GABBLER RECOMMENDS: Hugh Howey’s Like Unto Children

“Terminator, The Matrix, Ex Machina, Robocop, I, Robot, 2001, A Space Odyssey. They all follow the formula of: Man makes machine, machine destroys man. It’s a sci-fi trope. But what if we’re wrong about how we will feel about our creations? I have a feeling it might go much differently. I think mankind will one day go extinct, but that we won’t mind.

Heresy, right? Millions of years of evolution have created an intense drive for self-preservation. The idea that we might willingly be replaced — even replace ourselves — is unthinkable. Except that we do it on a smaller scale every generation. We have children, invest in their upbringing, marvel at all they do and accomplish, all the ways that they are more incredible than we were, and then we move off and leave room for them.

Only because of our infernal mortality, you might say. Well, I don’t think immortality is something we’ve thought through very well. Medical science might provide individual immortality one day, but it will only be immortality against disease and age. Accidents can and will still happen. In this scenario, I see the immortal living lives of pure abject terror, afraid of venturing out. We wager according to what we can afford to lose. I take chances with my remaining 40 years on Earth that I might not take if I had 4,000 or 40,000 years to live. I haven’t seen this conundrum raised before, but the effects will be very real. As our lives are extended, we will hold them more dear, and so live them less fully.

There’s more to consider: Is there truly a difference between making room for progeny and living 400,000 or 4,000,000 years? What about four BILLION years? We can’t call it immortality without thinking about truly large numbers. Imagine a life lived over 4,000 years. Are you really the same person? Every cell in your body will have turned over several times, and memories of anything that happened thousands of years ago will be crowded out by the more recent. Now imagine 40,000 years of this life. 400,000. At some point, the reflex to NOT DIE runs up against the reality of very large numbers. Every day might be a sane decision to carry on, but the idea that this is a unified life is challenged by the ability to remember such a life, or be a consistent actor through it.

It may require us attempting these things to learn the truth of them. Or more likely: We may understand the philosophical insanity of immortality long before we acquire the means. Living healthy lives for a century or two seems doable. Being around for billions or trillions of years is either a hellish torture, or just a series of loosely disjointed lives that only have in common a name and a distant past. Which is what generations of people already accomplish.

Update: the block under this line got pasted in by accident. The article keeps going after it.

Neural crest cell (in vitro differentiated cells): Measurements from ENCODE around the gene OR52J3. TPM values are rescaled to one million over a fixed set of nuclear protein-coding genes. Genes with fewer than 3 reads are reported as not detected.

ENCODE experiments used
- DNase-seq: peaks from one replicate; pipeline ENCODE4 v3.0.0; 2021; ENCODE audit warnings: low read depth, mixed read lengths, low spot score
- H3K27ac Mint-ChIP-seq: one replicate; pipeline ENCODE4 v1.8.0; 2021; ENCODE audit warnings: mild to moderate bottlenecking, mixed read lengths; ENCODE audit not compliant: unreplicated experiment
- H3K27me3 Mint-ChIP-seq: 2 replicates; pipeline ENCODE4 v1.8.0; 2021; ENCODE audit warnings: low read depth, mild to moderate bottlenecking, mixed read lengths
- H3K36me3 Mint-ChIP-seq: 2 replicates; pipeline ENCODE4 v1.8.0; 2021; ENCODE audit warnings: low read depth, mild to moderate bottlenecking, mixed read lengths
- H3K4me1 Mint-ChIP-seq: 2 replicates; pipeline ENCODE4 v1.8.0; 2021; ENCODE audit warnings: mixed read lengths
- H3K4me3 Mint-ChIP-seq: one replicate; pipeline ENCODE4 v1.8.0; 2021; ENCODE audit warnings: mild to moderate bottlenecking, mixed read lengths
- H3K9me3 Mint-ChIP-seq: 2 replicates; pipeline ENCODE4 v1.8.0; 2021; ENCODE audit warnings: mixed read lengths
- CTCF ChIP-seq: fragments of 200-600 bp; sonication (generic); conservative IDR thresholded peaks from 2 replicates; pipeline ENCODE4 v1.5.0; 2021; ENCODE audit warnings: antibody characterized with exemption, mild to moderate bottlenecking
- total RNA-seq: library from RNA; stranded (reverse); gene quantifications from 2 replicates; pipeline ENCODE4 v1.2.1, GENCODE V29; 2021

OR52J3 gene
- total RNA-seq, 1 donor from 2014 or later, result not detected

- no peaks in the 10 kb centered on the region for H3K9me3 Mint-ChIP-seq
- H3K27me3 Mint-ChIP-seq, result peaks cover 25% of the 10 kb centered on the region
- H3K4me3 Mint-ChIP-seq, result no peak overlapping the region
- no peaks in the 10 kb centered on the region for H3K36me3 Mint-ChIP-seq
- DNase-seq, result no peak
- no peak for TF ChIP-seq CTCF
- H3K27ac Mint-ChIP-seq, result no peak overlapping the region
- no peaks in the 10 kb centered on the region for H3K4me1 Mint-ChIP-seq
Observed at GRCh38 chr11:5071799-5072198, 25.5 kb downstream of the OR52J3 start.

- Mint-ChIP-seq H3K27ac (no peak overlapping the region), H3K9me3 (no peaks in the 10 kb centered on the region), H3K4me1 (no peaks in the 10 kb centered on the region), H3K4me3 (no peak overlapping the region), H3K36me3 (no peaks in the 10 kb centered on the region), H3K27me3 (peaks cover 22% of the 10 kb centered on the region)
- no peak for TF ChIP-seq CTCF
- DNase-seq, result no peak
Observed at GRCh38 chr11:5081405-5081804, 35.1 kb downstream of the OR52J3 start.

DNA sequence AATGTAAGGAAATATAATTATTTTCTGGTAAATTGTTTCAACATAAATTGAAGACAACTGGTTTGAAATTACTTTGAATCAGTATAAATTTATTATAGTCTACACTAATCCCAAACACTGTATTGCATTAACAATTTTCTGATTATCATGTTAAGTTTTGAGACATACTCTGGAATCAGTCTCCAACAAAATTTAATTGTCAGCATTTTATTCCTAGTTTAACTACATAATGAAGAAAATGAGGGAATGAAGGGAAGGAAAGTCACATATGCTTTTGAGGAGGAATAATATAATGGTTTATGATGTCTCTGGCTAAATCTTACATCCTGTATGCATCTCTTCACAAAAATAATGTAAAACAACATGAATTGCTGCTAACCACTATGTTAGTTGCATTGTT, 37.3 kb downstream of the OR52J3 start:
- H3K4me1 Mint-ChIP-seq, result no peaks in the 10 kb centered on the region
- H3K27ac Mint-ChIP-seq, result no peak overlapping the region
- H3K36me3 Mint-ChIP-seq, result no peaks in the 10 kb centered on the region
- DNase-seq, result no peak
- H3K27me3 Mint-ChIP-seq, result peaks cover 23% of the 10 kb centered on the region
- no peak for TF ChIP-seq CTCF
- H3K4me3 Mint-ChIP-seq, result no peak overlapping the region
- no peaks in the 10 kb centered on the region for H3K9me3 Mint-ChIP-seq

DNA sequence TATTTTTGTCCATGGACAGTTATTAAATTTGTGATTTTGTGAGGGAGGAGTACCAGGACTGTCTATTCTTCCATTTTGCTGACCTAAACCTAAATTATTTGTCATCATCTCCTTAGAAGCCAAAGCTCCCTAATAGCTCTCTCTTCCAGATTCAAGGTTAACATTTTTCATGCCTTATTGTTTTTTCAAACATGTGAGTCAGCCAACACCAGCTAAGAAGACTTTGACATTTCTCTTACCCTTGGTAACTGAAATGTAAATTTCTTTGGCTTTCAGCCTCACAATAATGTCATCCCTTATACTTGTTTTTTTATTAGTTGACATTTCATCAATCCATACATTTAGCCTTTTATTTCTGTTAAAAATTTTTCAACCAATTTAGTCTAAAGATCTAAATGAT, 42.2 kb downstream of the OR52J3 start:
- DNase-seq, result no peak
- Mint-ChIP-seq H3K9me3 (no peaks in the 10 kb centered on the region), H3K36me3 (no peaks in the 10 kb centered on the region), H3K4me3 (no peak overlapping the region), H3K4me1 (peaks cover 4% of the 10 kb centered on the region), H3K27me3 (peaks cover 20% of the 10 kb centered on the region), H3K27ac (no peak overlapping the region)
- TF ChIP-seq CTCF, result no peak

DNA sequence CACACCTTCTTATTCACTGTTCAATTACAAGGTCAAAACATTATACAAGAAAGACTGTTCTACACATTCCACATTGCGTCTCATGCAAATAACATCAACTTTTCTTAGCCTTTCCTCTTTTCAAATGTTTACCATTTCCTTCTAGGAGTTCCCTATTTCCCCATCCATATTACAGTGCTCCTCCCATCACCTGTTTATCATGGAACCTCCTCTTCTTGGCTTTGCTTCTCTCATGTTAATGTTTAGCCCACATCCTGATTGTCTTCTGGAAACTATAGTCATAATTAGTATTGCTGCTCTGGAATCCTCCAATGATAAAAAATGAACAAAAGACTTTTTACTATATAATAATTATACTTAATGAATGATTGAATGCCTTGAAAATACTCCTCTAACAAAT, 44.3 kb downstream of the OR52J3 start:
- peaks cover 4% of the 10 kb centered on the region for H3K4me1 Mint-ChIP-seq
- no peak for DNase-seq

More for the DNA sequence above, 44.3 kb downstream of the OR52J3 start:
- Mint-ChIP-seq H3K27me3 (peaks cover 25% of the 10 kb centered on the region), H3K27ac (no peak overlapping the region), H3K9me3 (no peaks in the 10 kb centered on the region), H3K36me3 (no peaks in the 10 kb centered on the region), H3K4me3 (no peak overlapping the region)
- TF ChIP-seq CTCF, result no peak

I think what will change our calculations is the advent of machines who earn our full empathy. I think they will be like unto children for us. In science fiction, we explore with robots something that happens naturally, and that’s the terrifying and awe-inspiring moment when the next generation becomes more powerful than we ever were. They throw a spear further and with more power than we could. They run and jump higher. They raise their kids more beautifully than we did. They do things with fire, and arrowheads, and pottery, and tapestries that we couldn’t imagine.

I’ve watched parents watch their kids with a mix of confusion, awe, and horror. It’s the way a three-year-old navigates a phone more adroitly than her parent. Or how easily a toddler interfaces with a tablet. It was how my father gave birth to someone who could program his VCR just by fiddling with it. Brute force gives way to intuition, gives way to fluency.

…”

[Via]

[“BLA and GB Gabbler” (really just a pen name – singular) are the Editor and Narrator behind THE AUTOMATION, vol. 1 of the Circo del Herrero series. They are on facebook, twitter, tumblr, goodreads, and Vulcan’s shit list.]

all yellowB&N | Amazon | Etc.

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